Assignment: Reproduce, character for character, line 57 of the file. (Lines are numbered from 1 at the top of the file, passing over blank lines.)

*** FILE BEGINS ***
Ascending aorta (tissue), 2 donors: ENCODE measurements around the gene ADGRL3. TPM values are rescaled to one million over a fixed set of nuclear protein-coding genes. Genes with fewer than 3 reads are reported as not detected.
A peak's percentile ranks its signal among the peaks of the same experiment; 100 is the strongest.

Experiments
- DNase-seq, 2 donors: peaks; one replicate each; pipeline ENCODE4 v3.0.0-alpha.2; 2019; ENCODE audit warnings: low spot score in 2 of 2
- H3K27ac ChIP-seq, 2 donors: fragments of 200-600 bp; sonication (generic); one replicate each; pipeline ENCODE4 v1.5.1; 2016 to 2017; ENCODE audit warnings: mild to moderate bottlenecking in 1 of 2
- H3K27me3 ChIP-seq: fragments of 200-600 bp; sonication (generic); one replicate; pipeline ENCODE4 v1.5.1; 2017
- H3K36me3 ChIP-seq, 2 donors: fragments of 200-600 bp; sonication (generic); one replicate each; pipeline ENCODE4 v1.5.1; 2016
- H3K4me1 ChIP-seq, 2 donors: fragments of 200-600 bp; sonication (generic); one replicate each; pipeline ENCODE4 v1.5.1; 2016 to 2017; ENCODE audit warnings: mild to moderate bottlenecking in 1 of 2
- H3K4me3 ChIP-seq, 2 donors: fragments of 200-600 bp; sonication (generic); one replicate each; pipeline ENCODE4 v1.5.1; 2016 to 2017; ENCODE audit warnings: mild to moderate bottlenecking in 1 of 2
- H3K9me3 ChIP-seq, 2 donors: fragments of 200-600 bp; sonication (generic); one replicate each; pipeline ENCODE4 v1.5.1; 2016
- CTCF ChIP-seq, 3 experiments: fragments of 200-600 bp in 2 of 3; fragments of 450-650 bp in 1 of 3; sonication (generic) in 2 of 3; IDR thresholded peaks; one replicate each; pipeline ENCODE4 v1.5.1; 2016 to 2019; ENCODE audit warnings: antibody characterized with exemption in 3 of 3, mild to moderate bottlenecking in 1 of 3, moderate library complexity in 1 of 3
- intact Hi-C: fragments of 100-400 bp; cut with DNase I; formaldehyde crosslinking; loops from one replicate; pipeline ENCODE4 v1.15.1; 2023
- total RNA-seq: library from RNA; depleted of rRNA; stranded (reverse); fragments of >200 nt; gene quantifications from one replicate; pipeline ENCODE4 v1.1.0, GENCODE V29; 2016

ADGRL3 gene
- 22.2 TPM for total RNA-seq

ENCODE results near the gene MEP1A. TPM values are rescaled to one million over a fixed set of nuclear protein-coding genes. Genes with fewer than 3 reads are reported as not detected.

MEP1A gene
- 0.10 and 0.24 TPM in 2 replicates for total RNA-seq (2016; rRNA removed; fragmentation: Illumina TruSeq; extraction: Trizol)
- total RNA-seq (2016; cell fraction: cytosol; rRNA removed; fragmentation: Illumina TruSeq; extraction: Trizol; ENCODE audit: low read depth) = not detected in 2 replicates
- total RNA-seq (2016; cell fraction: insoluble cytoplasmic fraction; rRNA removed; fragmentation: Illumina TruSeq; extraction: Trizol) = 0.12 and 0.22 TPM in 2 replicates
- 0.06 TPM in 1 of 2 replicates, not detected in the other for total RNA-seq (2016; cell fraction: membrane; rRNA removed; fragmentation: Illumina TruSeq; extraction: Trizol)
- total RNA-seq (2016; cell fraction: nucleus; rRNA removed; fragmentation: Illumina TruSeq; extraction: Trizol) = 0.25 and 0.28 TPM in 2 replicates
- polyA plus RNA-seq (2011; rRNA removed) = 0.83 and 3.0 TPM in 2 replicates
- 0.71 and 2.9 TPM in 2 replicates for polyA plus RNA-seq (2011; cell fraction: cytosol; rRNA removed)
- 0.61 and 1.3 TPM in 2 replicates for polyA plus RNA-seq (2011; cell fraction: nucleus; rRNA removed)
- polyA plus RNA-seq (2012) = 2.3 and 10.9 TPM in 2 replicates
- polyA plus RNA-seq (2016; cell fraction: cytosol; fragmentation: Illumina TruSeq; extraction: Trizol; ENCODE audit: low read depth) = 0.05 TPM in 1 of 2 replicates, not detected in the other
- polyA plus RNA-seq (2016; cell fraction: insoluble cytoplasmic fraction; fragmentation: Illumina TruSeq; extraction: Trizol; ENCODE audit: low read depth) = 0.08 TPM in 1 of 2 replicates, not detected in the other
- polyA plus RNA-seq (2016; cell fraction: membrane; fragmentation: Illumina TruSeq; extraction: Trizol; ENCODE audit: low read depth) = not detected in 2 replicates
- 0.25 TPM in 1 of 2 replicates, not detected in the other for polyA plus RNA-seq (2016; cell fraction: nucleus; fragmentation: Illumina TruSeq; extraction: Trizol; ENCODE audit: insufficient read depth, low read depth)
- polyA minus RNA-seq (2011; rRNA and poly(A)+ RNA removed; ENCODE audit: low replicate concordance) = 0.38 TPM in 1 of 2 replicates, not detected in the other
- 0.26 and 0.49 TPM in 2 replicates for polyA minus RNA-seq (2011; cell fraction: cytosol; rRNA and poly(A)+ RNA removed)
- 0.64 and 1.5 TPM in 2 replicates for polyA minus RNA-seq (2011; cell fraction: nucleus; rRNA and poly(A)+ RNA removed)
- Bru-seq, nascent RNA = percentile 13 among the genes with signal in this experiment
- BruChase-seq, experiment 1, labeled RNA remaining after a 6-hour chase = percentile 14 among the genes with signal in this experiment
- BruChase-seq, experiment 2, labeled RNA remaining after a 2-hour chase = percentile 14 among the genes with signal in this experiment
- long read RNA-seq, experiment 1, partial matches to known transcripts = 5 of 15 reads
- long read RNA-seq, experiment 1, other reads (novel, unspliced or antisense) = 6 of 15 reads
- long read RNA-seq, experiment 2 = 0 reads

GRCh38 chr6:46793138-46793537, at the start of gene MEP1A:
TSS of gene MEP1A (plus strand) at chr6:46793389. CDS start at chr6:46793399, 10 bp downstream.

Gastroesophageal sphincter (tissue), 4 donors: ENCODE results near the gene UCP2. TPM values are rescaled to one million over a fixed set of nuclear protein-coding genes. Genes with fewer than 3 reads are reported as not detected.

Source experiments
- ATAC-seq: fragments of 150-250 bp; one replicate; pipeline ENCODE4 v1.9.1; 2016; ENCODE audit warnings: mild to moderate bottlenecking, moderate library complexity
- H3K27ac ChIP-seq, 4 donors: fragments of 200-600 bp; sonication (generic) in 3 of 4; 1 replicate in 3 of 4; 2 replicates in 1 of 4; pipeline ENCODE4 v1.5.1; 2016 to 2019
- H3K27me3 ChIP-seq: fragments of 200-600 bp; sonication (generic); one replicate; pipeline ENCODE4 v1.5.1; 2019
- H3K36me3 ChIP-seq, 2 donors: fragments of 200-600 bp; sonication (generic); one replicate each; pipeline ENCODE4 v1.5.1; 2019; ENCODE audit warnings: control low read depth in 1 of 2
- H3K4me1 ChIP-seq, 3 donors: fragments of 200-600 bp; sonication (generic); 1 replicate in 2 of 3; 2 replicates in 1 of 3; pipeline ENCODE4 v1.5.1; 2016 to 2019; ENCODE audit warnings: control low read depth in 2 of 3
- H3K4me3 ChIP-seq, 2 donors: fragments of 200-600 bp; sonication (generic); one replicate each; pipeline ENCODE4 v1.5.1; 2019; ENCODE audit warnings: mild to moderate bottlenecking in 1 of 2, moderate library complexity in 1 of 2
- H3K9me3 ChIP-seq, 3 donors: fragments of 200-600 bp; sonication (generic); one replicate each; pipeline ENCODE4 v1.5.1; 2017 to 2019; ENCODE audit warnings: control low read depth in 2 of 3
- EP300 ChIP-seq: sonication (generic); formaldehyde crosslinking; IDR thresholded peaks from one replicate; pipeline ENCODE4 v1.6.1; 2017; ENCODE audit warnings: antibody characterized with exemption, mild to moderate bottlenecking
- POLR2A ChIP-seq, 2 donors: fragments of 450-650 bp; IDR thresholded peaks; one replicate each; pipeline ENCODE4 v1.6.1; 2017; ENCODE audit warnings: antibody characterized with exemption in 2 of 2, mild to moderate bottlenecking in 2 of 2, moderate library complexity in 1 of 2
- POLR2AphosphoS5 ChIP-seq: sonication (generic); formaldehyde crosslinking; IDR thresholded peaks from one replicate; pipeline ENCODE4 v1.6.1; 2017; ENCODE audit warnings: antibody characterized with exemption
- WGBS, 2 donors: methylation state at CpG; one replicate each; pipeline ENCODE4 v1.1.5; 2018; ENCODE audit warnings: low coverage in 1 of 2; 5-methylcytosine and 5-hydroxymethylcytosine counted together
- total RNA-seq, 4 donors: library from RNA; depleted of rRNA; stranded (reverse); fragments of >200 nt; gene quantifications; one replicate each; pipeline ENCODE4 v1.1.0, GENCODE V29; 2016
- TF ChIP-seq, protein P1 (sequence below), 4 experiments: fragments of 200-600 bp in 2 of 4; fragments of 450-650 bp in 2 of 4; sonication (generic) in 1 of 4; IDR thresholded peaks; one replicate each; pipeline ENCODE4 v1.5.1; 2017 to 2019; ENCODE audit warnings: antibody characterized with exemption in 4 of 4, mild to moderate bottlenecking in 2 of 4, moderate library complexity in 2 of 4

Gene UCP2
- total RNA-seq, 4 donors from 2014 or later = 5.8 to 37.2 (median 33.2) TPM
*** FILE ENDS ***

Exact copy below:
Gene UCP2